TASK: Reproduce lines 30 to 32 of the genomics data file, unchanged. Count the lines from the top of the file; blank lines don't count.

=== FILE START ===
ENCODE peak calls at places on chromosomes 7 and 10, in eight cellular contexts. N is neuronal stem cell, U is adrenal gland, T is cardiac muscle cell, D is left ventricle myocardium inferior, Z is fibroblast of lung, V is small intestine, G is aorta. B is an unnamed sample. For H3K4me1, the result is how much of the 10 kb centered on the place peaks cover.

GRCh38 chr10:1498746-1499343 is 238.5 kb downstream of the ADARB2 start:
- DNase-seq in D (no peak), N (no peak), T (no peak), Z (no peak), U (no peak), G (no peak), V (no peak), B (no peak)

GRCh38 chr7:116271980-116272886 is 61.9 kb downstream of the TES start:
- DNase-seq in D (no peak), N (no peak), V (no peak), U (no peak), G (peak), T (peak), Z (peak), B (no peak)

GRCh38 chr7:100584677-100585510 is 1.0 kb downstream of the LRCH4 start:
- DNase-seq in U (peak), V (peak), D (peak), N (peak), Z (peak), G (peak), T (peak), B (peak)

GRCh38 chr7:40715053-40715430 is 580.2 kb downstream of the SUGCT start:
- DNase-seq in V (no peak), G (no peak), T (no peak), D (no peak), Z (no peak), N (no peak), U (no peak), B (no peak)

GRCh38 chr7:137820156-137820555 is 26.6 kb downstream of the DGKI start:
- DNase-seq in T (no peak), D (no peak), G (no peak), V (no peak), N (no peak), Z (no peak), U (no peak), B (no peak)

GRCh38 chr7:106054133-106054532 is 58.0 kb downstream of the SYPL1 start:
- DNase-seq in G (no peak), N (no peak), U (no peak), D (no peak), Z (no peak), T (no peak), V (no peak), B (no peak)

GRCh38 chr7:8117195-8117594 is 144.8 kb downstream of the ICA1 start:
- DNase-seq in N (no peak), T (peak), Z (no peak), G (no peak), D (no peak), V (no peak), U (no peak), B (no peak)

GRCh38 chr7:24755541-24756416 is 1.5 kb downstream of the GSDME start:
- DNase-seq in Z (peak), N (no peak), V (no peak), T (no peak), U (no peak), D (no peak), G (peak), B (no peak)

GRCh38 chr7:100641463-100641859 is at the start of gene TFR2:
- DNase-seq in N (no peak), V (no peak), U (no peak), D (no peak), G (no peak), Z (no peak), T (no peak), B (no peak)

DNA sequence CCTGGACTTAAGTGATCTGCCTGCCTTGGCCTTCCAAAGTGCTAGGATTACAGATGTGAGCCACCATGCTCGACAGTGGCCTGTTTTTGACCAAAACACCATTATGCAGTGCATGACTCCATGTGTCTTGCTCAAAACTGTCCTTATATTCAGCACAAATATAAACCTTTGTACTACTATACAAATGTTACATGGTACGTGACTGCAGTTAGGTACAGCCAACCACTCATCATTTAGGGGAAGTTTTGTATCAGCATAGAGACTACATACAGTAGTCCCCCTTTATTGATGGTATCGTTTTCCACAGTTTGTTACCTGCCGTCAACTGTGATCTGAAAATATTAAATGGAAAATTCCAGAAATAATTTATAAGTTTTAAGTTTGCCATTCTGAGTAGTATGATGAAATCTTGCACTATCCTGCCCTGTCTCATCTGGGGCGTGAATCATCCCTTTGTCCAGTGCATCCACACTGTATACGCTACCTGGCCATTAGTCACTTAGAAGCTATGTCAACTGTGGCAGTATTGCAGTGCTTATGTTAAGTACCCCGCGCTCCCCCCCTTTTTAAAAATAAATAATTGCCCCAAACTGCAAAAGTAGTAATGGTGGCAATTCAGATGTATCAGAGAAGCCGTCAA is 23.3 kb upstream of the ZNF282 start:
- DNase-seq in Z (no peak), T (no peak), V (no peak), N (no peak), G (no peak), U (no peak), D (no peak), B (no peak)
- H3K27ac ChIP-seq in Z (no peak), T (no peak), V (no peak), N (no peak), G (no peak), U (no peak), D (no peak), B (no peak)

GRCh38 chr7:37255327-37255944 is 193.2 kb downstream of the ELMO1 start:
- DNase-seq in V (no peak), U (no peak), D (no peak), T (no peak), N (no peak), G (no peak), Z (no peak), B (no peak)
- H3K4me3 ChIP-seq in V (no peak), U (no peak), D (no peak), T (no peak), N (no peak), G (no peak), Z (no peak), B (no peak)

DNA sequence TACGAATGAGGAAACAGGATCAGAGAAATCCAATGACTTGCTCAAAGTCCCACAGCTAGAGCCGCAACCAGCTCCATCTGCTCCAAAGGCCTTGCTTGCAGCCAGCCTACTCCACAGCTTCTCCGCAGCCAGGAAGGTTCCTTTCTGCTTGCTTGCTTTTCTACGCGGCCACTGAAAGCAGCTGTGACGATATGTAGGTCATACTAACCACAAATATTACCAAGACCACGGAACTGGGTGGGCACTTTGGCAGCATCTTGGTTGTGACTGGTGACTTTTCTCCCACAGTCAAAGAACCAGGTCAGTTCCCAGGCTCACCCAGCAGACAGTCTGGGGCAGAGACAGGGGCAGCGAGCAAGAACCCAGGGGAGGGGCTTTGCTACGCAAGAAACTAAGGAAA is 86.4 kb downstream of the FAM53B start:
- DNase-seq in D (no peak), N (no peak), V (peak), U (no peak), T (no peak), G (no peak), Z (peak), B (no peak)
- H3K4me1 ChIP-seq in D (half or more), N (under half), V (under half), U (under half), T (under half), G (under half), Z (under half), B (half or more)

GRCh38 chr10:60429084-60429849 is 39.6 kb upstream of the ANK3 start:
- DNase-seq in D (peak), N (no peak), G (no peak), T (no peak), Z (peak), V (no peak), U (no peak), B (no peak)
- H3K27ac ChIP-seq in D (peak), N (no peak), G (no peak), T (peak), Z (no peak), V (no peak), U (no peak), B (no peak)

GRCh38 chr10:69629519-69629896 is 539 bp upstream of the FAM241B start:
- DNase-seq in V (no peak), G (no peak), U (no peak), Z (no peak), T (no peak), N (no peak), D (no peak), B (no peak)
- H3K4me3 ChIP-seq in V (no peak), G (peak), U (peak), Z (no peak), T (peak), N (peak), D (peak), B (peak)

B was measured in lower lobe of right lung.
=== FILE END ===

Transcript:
- DNase-seq in D (peak), N (no peak), G (no peak), T (no peak), Z (peak), V (no peak), U (no peak), B (no peak)
- H3K27ac ChIP-seq in D (peak), N (no peak), G (no peak), T (peak), Z (no peak), V (no peak), U (no peak), B (no peak)

GRCh38 chr10:69629519-69629896 is 539 bp upstream of the FAM241B start: